Specified leaders who are bound by the provisions of the Code are listed in the Second Schedule to the Act. The list is long. It includes the President, Vice-President, Speaker of Parliament, Prime Minister, Ministers, members of Parliament, Judges and magistrates, permanent secretaries, directors, presidential advisors, ambassadors and high commissioners, Governor Bank of Uganda and heads of departments of the bank, constitutional commissioners, Auditor General, Inspector General of Government, Vice-Chancellors of Government controlled universities, chairpersons of districts and district councilors, top civil servants of local governments.
Section 4(1)(b) of the Act requires every leader to submit a written declaration of his or her income, assets and liabilities once every two years during the month of March to the IGG.
Section 4(8) of the Act provides that a leader who fails without reasonable cause to submit a declaration of his or her income, assets and liabilities to the IGG commits a breach of the Code and the penalty for this breach under section 35(b) of the Act is dismissal from or vacation of office.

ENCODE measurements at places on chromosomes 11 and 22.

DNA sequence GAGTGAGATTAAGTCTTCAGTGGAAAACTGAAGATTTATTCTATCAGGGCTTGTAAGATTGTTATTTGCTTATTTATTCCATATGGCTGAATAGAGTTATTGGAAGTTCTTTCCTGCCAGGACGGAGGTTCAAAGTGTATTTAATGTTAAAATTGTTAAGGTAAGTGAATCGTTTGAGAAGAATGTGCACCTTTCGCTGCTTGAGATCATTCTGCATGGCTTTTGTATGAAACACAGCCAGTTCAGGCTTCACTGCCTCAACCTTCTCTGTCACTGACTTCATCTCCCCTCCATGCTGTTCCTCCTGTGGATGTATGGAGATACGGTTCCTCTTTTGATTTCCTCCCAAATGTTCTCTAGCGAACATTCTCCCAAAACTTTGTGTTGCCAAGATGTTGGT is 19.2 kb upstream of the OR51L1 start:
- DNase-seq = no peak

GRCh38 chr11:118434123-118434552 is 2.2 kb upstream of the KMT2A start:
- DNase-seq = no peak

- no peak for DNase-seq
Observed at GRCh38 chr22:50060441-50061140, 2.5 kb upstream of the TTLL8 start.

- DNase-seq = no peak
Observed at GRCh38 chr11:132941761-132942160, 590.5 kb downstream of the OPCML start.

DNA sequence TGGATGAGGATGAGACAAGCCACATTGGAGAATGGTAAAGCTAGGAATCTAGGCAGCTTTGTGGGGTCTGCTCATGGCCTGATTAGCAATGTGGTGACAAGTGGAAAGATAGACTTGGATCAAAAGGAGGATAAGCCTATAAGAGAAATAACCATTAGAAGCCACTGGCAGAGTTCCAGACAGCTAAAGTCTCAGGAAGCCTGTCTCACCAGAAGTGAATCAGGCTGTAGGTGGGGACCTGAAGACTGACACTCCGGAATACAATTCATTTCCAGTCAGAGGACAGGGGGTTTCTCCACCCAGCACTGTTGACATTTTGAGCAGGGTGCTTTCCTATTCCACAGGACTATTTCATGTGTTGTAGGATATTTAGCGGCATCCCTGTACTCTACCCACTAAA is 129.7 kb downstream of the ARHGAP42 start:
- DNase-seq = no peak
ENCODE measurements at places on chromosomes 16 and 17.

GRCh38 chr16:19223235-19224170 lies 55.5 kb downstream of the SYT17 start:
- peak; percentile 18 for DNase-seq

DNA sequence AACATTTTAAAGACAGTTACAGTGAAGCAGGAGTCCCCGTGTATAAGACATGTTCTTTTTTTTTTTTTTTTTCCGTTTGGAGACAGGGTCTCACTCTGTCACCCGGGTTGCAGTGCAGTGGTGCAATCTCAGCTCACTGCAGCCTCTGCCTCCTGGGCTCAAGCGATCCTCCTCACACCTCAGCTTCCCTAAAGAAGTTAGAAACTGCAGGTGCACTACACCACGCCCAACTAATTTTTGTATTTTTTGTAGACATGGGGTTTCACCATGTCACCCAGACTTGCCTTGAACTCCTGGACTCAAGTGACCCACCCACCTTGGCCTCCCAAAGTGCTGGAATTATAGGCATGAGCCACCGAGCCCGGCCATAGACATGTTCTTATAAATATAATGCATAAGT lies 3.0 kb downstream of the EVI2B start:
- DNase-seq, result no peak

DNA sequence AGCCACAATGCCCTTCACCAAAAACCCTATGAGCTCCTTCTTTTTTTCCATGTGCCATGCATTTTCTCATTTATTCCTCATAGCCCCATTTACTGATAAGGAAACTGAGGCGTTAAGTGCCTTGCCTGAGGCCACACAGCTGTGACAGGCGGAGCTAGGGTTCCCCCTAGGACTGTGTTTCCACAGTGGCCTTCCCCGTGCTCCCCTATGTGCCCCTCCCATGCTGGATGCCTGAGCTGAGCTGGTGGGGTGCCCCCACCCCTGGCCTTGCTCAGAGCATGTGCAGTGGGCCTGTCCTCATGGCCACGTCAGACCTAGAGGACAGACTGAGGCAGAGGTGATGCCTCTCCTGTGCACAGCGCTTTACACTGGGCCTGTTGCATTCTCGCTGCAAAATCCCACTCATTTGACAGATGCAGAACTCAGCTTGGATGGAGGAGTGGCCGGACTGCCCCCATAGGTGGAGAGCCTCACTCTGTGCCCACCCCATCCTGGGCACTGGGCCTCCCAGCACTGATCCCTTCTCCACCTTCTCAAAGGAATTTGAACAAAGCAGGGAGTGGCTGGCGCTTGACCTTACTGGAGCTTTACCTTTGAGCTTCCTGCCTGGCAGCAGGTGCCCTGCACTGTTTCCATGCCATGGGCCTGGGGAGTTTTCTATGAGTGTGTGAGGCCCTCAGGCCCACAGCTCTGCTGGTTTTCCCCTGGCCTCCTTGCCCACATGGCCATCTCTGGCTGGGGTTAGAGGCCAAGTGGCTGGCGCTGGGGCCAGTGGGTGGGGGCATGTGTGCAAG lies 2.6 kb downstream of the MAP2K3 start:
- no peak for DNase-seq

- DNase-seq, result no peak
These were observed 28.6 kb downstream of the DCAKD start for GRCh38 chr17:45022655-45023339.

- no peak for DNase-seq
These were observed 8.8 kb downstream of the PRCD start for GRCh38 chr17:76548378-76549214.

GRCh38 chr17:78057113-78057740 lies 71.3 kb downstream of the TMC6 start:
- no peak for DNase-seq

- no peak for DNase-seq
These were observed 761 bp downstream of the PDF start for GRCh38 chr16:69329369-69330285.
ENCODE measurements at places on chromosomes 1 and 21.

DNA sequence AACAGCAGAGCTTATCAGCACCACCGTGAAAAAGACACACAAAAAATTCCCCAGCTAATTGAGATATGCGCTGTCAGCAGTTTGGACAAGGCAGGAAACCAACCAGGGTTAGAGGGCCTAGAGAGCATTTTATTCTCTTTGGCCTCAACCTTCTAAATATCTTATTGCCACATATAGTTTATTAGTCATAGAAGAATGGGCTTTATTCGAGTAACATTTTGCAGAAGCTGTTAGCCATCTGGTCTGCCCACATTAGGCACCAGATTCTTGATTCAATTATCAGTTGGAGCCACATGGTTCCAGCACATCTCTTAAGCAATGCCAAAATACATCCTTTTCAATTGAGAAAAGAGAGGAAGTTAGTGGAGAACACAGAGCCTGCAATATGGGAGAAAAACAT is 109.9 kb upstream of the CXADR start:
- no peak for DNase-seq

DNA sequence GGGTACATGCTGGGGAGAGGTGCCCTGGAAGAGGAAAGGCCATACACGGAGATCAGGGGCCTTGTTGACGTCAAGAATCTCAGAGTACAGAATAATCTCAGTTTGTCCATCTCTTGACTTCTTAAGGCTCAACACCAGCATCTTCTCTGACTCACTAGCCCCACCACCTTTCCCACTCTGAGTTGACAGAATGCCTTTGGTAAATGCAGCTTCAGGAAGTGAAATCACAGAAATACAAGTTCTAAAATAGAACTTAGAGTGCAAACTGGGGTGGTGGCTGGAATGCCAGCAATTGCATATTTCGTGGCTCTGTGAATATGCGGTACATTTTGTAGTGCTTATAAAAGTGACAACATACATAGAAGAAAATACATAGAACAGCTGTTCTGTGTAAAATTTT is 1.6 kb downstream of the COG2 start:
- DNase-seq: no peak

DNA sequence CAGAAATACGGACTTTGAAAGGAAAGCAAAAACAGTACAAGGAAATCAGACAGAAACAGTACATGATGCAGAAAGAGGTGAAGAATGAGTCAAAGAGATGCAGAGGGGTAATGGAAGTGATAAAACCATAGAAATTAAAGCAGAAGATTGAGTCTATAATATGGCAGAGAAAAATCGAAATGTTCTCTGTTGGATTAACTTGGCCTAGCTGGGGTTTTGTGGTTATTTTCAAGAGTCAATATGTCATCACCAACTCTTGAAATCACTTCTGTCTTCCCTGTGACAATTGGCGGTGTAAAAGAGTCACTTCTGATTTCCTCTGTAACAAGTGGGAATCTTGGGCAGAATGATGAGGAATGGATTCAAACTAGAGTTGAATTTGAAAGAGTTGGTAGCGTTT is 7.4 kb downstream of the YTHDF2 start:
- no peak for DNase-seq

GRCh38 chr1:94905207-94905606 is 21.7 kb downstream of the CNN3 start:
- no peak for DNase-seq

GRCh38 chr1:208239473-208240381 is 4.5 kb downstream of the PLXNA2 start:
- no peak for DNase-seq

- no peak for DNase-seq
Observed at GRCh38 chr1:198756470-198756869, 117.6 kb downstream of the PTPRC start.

The enforcement of the Leadership Code Act, 2002, had run into controversy before this appeal. In 2002 a Presidential Advisor called Major Roland Kakooza Mutale was dismissed by the President on the order of the IGG for failure to declare his income, assets and liabilities to the IGG.
Following his dismissal a Constitutional petition was lodged contesting the powers of the IGG to dismiss Presidential appointees. In that case of Fox Odoi-Oywelowo and James Akampumuza Versus Attorney General, Constitutional Court, Constitutional Petition No. 8 of 2003 (unreported) the Constitutional Court held that sections 19(1), 20(1), and 35(b) and (d) of the Act were null and void in respect of Presidential appointees because they were inconsistent with laid down procedures in the Constitution for disciplining such appointees and the same sections fettered the discretion vested in the President by the Constitution in the disciplining of his or her appointees.
The decision in that case crippled the enforcement of the Leadership Code because Presidential appointees are the main leaders in this country. In 2005 Parliament made an amendment to the Constitution under Chapter 14 – Article 235A - establishing a Leadership Code Tribunal “whose composition, jurisdiction and functions shall be prescribed by Parliament” although Article 234 of the Constitution vesting powers of enforcement in the IGG was not changed.